Neuroticism: How To Change A Neurotic Personality

How to change a neurotic personality?

How To Change A Neurotic Personality

The neurotic personality disorder is a mental condition that impairs a person’s ability to function well. It could lead to a faulty perception of environmental cues. Most of the time, a neurotic person is anxious.

If you have this condition, you may be asking how to change a neurotic personality. Fortunately, with the advancement of psychological research, experts found an answer.

The researchers also argued that, in contrast to a common belief, personality is malleable. Perceiving personality as something concrete and unchangeable may not be true.

In fact, after undergoing a therapy, participants in the study became less anxious than before the therapy.

This significant result was noted after several months of psychological intervention. Participants’ emotional stability was improved.

The positive drastic change was noticed among anxious participants. They were able to effectively deal with social situations which they previously avoided.

The positive result lasts long. The participants’ neuroticism was decreased while extraversion level was increased.

The result led Professor Brent Roberts, the leading author of the study, to a significant conclusion:

“This really is definitive evidence that the idea that personality doesn’t change is wrong. We’re not saying personality dramatically reorganizes itself. You’re not talking an introvert and making them into an extrovert. But this reveals that personality does develop and it can be developed.”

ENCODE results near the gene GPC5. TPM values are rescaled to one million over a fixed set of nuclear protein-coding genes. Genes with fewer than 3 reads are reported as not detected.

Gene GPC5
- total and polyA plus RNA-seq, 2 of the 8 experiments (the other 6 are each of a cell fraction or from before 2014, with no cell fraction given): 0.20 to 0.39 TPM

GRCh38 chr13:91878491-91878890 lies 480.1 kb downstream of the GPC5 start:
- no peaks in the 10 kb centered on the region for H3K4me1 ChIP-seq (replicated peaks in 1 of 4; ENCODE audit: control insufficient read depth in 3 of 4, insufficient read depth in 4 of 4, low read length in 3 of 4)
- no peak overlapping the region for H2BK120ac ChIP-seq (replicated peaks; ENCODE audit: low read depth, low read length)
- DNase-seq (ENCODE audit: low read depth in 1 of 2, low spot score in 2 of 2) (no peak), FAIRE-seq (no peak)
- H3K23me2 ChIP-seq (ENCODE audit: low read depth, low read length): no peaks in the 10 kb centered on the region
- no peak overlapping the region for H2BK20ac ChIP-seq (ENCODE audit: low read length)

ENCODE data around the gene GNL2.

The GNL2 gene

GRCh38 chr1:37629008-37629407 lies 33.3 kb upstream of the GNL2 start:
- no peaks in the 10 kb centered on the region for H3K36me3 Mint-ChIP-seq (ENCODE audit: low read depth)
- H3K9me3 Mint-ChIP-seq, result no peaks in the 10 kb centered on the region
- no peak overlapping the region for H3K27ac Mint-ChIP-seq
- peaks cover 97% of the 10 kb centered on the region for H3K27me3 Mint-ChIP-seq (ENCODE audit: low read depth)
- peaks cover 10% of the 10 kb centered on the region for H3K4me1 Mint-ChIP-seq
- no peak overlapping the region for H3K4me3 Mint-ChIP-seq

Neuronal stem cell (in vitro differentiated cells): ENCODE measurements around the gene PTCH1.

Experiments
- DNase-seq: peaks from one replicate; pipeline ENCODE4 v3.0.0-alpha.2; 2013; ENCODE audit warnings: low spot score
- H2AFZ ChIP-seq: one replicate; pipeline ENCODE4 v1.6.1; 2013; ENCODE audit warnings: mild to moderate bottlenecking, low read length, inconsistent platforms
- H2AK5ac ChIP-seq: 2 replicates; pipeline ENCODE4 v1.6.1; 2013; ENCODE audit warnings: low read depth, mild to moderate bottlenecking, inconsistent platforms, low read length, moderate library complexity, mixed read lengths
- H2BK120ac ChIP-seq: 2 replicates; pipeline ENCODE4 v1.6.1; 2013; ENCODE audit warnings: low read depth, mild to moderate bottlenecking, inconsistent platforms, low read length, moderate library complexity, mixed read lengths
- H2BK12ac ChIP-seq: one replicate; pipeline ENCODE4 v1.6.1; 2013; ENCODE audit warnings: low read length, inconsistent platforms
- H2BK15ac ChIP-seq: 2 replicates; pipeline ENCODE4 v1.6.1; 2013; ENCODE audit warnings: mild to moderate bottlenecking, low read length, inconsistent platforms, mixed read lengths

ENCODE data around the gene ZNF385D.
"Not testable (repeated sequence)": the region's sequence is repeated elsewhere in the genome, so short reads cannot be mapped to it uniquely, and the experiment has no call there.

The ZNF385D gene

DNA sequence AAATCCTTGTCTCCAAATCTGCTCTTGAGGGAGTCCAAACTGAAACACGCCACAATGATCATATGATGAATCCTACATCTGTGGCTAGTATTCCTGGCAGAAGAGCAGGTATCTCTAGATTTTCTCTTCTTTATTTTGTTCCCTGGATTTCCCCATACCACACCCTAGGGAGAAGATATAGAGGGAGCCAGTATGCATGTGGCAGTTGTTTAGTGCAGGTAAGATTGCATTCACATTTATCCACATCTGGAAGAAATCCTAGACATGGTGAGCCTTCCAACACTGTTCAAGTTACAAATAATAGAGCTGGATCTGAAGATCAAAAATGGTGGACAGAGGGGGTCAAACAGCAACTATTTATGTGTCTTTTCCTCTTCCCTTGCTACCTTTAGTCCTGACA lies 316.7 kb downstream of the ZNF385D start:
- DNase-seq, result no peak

The result may not only offer an effective solution to neurotic personality disorder but also gives a new perspective.  In addition, it also gives hope to those who have the same condition.

Many textbooks in psychology support the idea that personality is permanent. But Professor Roberts found it wrong.

“It is very common for individuals to think of personality as that part of them that is really distinct and enduring in a way that is recognizable… there has never been any evidence that people are perfectly unchanging, perfectly stable,” Roberts said.

This study proves that personality can be changed and therefore not stable. Personality disorders are pretty changeable and can be treated through various medical and psychological interventions.

Finally, the authors of the study concluded:

“Interventions were associated with marked changes in personality trait measures over an average time of 24 weeks.”

The purpose of the study was not to revisit and reform the old perception of personality. Rather, the previous result is an evidence that gives hope to those have neurotic personality.

With appropriate intervention techniques, mental problems can be solved.

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